Politics & Policy

An Obamacare Surrender

Delaying the employer mandate signals massive system failure, not mere incompetence.

Washington is riven by conflict and deep-seated division. It is rare indeed when both sides can agree on anything consequential. Therefore it is incredibly heartening that there is now bipartisan agreement that the implementation of Obamacare is a mess.

Republicans have long maintained this, but now the Obama administration has lent its implicit assent with its astonishing decision to delay by a year the law’s employer mandate. This is what the administration calls, via a blog post by the Treasury Department’s assistant secretary for tax policy that announced the decision, “Continuing to Implement the ACA in a Careful, Thoughtful Manner.”

The Treasury Notes blog can call it whatever it wants, but there is no hiding the embarrassment of a climb-down on a high-profile feature of President Barack Obama’s signature initiative. Although the administration was determined to do all it could to hide it. Obama was apparently planning to announce it on July 3 — only because the day before Thanksgiving or Christmas Eve was too far off.

The purported reason for the delay is incompetence. The administration’s story is that it simply couldn’t find a way to implement the insurance-reporting requirements on employers in the time frame set out in the law. Merely as a side effect, it had to put off the mandate and the $2,000-per-employee fine on employers with more than 50 employees who don’t offer health coverage.

This just happens to be the mandate that is causing howls of pain from businesses and creating perverse incentives for them to limit their hiring or to hire part-time rather than full-time employees. And it just happens that 2015 — the new target for implementation — is after a midterm election year rather than during one.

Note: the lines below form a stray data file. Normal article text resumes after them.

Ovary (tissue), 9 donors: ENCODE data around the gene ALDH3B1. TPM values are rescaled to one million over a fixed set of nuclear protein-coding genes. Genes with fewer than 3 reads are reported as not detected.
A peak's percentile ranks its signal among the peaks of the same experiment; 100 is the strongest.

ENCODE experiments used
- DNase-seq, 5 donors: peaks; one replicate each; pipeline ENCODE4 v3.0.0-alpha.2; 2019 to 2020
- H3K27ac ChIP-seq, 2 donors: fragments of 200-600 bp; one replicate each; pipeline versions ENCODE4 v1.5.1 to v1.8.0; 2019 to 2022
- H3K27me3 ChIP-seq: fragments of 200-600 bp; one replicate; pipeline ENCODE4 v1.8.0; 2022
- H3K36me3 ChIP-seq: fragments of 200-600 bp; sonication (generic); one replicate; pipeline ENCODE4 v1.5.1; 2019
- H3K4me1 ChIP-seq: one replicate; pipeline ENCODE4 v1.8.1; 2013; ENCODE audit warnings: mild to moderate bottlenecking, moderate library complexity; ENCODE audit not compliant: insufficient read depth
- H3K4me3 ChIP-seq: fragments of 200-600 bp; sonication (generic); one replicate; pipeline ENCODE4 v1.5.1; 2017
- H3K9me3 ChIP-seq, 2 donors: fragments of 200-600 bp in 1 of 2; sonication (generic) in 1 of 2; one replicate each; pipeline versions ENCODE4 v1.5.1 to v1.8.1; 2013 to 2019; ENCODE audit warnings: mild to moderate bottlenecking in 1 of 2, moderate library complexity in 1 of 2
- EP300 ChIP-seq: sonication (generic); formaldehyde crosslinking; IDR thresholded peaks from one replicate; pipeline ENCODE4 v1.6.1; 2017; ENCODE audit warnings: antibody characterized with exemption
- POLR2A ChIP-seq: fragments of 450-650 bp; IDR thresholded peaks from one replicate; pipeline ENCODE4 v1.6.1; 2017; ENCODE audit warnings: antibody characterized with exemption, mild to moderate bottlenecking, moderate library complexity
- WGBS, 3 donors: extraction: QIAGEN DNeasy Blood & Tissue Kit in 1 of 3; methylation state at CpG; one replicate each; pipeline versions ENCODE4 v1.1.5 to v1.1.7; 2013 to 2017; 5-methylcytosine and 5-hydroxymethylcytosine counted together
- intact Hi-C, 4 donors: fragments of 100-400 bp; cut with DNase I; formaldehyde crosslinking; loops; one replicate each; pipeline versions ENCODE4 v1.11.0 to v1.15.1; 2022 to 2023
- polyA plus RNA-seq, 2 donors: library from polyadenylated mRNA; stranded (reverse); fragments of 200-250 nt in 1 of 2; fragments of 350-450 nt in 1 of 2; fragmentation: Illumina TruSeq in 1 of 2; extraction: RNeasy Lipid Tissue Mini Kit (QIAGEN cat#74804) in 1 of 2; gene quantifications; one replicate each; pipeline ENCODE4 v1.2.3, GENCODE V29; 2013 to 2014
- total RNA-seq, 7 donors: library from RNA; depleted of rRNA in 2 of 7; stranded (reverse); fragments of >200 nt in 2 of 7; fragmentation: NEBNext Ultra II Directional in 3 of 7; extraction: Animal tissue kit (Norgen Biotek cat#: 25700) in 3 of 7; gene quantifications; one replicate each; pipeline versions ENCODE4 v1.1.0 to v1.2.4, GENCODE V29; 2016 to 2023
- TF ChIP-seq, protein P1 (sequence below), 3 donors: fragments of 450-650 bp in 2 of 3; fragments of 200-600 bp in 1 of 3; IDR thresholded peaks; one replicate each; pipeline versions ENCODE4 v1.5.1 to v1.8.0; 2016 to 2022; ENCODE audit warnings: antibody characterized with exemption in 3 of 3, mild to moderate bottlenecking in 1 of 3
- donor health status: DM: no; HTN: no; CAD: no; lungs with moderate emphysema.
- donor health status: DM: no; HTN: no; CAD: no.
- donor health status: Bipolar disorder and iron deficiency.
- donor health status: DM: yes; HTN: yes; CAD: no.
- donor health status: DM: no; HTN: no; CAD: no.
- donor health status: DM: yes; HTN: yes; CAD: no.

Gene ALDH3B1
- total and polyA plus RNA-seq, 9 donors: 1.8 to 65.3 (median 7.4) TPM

Explaining the decision, Obama apparatchik Valerie Jarrett issued a stalwart communiqué from Central Command that should take an honored place in the annals of blatant, unembarrassed hackery.

Her message was: All is well. Nothing to see here. Yes, maybe we’ve delayed implementation of the (hilariously euphemistic) “employer responsibility payments,” aka fines, but don’t worry, it’s “full steam ahead” with the health-care exchanges this October.

Jarrett portrayed the decision as about “cutting red tape.” But if you pass a horrendously complicated law placing new burdens on employers, you aren’t cutting red tape, you are adding to it. And a delay doesn’t cut red tape — it delays it.

“As we implement this law,” Jarrett explained, “we have and will continue to make changes as needed.” But the law is supposed to be the law, not optional suggestions from Congress. In Jarrett’s view, Obamacare is little more than a warrant for the Obama administration to decide how it wants to run the American health-care system, one executive decision at a time.

It has become a trope among defenders of the law that its flaws are the fault of Republicans because they don’t want to fix them. They must have seen their own peculiar version of Schoolhouse Rock!: The first step in making a law is jamming a massive bill down the opposition’s throat. The second is whining that the opposition won’t fix problems inherent in the bill jammed down their throats.

Obamacare was sold on the twin, flagrantly false promises that you could keep the insurance you have and that the prices for insurance would drop. But there will be significant dumping of employees onto the exchanges, and the latest indication of the law’s price shock came via the Wall Street Journal this week, which reported that “healthy consumers could see insurance rates double or even triple when they look for individual coverage.”

The delay of the employer mandate may create political pressure to delay the more important individual mandate as well, on grounds that ordinary people shouldn’t face the fines for not buying government-mandated coverage that businesses have been spared. Certainly, the maneuver on the employer mandate is a painful concession and a signal of weakness. Now everyone can agree: Implementation of the president’s proudest achievement is troubled, at best.

— Rich Lowry is the editor of National Review. He is also the author of the recently released book Lincoln Unbound. He can be reached via e-mail: comments.lowry@nationalreview.com. © 2013 King Features Syndicate


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